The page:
Spiritually, this is made good for Christians even now. Under the gracious operations of the Spirit of God our hearts have been made plastic and receptive. Paul refers to this at the beginning of 2 Corinthians 3.
The saints at Corinth had been manifested to be Christ’s epistle ministered by us, written not with ink, but with the Spirit of the living God, not on stone tables, but on fleshy tables of the heart. Their hearts being made impressionable by Divine working, Christ could write upon them, using Paul as a pen, and making every mark in the power of the Spirit of God. But what is written is the knowledge of God as revealed through the Mediator in the grace of the new covenant, so that it might be true in the hearts of the saints—"They shall all know Me." Then Paul goes on to speak of himself as made competent by God to be a new covenant ministry, "not of the letter, but of the spirit." (C. A. Coates).
"And Moses called unto them; and Aaron and all the rulers of the congregation returned unto him; and Moses talked with them. And afterward all the children of Israel came nigh: and he gave them in commandment all that the LORD had spoken with him in Mount Sinai. And till Moses had done speaking with them, he put a vail on his face" (Ex. 34:31-33). Does not this explain their fear as they beheld the shine of Moses’ face? Note what was in his hands! He carried the two tables of stone on which were written the ten words of the Law, the "ministration of condemnation." The nearer the light of the glory came, while it was connected with the righteous claims of God upon them, the more cause they had to fear. That holy Law condemned them, for man in the flesh could not meet its claims. "However blessed it was typically, it was literally a ministry of death, for Moses was not a quickening spirit, nor could he give his spirit to the people, nor could the glory of his face bring them into conformity with himself as the mediator. Hence the veil had to be on his face" (C. A. Coates).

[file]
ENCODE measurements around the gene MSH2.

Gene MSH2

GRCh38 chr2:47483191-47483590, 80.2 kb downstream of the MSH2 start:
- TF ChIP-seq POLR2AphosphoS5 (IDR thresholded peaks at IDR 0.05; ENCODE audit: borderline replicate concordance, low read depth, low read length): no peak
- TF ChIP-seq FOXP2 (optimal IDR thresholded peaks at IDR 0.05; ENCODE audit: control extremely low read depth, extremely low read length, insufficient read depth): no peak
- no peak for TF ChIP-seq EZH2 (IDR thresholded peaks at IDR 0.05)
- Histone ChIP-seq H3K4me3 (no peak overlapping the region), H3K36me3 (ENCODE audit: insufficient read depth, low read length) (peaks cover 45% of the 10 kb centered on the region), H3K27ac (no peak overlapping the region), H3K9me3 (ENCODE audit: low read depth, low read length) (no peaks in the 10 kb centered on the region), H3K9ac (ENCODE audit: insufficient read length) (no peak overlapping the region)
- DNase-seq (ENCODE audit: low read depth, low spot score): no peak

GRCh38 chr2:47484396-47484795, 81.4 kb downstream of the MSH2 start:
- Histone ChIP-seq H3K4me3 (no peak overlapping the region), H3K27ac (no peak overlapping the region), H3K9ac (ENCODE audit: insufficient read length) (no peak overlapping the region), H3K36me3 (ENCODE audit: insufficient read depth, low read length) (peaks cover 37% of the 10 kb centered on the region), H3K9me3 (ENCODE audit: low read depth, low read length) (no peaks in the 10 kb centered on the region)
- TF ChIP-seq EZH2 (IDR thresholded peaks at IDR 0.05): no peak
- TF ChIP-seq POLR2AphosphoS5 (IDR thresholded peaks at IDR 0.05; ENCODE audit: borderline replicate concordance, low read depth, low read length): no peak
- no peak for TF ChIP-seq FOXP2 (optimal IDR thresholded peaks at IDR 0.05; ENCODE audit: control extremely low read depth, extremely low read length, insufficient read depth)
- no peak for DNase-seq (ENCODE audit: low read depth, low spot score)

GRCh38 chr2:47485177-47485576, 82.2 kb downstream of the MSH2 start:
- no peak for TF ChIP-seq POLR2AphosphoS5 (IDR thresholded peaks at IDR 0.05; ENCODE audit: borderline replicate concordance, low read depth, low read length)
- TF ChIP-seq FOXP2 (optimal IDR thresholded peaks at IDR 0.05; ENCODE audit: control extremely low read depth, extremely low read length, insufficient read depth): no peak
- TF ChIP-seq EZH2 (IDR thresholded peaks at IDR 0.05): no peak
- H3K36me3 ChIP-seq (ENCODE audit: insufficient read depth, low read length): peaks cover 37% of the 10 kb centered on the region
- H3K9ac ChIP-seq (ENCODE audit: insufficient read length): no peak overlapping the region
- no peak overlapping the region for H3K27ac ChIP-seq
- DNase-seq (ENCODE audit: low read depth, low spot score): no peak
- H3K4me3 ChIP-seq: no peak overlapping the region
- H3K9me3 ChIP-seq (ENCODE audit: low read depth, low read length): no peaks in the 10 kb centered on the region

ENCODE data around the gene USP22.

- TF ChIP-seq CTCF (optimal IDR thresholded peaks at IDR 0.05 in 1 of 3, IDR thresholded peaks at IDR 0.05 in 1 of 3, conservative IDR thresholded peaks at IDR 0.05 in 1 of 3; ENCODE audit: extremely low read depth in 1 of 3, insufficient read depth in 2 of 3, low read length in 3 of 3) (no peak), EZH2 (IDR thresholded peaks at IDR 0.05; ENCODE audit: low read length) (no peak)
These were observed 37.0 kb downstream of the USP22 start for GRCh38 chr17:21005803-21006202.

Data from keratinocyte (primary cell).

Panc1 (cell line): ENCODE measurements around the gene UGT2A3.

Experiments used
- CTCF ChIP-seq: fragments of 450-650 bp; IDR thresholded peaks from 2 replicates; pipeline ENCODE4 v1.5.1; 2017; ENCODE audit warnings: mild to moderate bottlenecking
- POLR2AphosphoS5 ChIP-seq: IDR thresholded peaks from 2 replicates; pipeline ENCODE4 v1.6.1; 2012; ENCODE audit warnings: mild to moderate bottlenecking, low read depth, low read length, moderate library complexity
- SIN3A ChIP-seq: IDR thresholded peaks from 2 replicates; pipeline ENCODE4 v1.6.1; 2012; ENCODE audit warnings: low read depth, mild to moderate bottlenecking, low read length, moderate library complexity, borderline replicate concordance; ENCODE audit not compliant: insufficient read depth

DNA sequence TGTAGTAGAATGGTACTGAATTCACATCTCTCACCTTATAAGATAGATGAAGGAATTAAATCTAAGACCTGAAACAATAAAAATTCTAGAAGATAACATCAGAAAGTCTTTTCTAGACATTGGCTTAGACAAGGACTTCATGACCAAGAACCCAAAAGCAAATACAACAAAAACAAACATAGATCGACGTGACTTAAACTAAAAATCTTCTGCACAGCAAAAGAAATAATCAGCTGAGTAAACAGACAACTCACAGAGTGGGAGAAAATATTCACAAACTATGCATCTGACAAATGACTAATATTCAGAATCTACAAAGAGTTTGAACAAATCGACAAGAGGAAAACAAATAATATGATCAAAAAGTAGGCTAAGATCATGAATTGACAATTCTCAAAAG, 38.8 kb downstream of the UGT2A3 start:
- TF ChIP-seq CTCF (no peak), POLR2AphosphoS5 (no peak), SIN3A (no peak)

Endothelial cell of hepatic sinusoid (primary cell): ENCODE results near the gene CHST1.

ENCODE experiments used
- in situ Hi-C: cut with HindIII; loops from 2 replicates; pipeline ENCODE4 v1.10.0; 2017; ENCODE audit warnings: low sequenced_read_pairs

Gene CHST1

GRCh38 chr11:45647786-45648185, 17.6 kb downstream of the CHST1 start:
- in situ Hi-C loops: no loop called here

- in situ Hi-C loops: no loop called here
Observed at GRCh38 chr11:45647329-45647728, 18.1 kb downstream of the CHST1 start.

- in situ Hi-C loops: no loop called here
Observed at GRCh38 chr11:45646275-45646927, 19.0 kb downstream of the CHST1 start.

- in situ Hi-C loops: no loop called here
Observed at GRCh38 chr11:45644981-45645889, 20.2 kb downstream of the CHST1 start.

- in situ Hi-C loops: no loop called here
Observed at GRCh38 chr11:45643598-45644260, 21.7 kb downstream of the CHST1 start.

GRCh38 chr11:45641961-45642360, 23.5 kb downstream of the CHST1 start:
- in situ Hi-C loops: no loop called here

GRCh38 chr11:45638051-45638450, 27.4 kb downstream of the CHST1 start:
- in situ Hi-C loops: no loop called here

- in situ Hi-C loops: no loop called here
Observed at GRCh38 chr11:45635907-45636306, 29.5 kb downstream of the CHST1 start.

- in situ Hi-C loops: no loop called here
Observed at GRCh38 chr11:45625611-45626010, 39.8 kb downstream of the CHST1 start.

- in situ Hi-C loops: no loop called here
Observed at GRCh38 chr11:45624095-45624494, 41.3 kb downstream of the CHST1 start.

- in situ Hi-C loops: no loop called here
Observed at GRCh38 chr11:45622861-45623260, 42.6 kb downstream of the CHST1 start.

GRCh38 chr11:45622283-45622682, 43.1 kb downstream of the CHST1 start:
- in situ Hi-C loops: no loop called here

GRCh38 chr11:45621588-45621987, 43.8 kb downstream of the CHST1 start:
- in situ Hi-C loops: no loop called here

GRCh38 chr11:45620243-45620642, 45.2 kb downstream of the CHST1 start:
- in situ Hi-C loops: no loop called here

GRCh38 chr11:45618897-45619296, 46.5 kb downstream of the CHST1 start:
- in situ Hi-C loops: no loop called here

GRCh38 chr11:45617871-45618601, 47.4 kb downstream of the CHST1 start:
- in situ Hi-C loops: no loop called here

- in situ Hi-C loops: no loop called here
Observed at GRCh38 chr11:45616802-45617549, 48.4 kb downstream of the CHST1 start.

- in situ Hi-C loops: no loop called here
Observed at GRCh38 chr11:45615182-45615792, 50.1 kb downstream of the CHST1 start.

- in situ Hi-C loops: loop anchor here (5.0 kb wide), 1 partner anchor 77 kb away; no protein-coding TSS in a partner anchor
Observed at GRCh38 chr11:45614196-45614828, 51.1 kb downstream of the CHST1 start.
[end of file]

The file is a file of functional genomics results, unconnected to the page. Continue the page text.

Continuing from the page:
The dispensational interpretation of this is given in 2 Corinthians 3:13: "And not as Moses, which put a vail over his face, that the children of Israel could not stedfastly look to the end of that which is abolished." Here the apostle treats of Judaism as an economy. Owing to their spiritual blindness Israel was unable to discern the deep significance of the ministry of Moses, or the purpose of God behind it, that to which all the types and shadows pointed. The "end" of 2 Corinthians 3:13, is parallel with Romans 10:4, "For Christ is the end of the law for righteousness to every one that believeth."